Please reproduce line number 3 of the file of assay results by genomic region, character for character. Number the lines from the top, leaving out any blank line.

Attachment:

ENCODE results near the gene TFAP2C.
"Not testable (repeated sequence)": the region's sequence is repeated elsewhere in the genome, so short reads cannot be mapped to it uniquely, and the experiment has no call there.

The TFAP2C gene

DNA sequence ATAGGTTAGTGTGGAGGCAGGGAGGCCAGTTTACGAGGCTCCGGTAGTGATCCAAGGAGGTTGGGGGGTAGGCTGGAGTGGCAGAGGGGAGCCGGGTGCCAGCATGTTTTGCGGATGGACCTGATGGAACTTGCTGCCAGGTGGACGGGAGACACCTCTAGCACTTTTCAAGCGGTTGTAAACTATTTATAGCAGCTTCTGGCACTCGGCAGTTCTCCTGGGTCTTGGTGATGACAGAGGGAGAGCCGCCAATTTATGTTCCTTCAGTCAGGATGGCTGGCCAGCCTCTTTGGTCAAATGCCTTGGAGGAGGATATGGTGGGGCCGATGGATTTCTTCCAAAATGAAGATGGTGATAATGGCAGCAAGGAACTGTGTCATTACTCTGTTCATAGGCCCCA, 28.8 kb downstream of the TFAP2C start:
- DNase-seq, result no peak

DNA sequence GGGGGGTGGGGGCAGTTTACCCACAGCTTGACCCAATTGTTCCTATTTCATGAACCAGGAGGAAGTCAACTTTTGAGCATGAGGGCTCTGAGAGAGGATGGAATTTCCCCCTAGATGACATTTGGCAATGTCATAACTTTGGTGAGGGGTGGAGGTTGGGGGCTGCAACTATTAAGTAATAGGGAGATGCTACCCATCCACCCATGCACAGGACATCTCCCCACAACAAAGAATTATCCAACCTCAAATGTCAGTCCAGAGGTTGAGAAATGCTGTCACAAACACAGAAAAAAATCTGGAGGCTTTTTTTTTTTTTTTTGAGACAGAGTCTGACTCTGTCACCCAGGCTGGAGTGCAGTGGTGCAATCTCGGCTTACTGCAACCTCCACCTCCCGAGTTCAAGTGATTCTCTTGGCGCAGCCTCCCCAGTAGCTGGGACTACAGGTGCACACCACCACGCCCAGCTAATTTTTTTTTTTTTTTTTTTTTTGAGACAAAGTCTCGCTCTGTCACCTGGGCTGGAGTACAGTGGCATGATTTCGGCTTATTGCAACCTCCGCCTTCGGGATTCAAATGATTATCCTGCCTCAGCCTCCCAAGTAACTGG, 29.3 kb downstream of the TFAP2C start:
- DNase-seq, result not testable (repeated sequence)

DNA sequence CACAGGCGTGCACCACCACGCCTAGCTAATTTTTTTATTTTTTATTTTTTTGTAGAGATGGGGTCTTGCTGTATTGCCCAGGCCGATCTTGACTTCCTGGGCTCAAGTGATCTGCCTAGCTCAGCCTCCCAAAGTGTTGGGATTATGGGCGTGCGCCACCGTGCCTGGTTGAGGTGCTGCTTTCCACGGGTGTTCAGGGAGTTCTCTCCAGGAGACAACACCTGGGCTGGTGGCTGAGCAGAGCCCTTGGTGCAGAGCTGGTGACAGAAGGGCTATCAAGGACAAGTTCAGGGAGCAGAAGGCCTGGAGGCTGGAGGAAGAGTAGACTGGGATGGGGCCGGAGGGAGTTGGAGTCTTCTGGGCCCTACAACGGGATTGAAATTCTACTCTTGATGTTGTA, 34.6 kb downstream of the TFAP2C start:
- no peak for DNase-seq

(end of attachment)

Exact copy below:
The TFAP2C gene